Local authorities will now cover the costs of electricity and water as well as cleaning, janitorial, secretarial and phone services at "recognized-but-unofficial" institutions, namely Chinuch Atzmai and Maayan Hachinuch Hatorani schools, after the Knesset passed a law sponsored by MKs Rabbi Moshe Gafni, Rabbi Uri Maklev and Rabbi Menachem Eliezer Mozes.
The law was passed in its second and third readings by 55 supporters from the coalition factions against 26 no votes from the opposition and one abstention (Ahmad Tibi).
According to the approved law, local authorities will be able to fund 100 percent of these schools' basic operating expenses, as well as lesser amounts of funding for other types of expenses. The total amount of support can come to 75 percent.
Knesset Education Committee Chairman MK Zevulun Orlev, who presented the bill before the plenum, called on Knesset members to retract all exceptions and to stand behind the bill. He noted that in recent months new legal interpretations have seriously encumbered Chinuch Atzmai and Maayan Hachinuch Hatorani schools, which for years relied on local authorities to cover basic operating expenses. Without the new law, these school systems would have been unable to start the coming school year because those new legal interpretations blocked the channels of funding that have been used for around half a century.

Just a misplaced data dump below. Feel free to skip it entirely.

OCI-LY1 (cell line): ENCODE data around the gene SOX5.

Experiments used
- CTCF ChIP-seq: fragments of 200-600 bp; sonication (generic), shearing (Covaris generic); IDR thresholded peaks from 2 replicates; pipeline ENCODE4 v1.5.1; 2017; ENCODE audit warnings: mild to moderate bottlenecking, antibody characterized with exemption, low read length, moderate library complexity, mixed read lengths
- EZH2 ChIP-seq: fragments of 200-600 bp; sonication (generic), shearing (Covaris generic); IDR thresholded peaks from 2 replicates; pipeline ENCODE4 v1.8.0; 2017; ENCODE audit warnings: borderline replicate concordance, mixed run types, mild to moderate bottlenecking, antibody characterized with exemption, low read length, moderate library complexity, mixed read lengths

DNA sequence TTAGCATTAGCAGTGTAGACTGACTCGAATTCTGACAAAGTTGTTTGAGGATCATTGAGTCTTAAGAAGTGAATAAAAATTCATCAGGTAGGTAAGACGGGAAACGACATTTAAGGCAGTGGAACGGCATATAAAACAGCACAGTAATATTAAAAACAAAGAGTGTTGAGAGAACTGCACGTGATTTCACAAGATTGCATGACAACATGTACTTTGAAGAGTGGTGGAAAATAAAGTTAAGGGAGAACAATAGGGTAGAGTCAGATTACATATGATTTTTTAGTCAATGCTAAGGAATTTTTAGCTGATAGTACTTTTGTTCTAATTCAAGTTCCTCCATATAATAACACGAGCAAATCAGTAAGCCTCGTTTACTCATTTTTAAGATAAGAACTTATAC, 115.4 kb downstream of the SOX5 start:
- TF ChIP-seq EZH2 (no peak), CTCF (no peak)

Therefore, said Orlev, passing the law as soon as possible is of the utmost urgency in order to enable local authorities to provide support by covering operating expenses, rather than cash payments alone, as the existing law stipulates according to those interpretations. Now the matter rests entirely in the hands of the local authorities. He also noted the bill does not entail increasing the recognized-but-unofficial schools' budgets since the bill is merely intended to regulate arrangements that have been in place for years.
During the Knesset deliberations MK Rabbi Uri Maklev praised Rabbi Gafni, who introduced and promoted the law, but could not arrive to vote in favor of it because he was sitting Shiva for his mother. Maklev also said the law was needed because of the legal interpretations, even though many jurists hold that even according to the existing law recognized-but-unofficial schools should be able to receive payment in kind. However there was no practical alternative to passing legislation, explained Maklev.
He stressed that this law does not bring any substantive change to benefit the chareidi education system, but in today's Knesset, whenever a law is related to chareidi education, immediately certain MKs start shouting objections and High Court challenges are inevitably filed. "But do not let that be of concern," said Maklev. "In the end truth will prevail."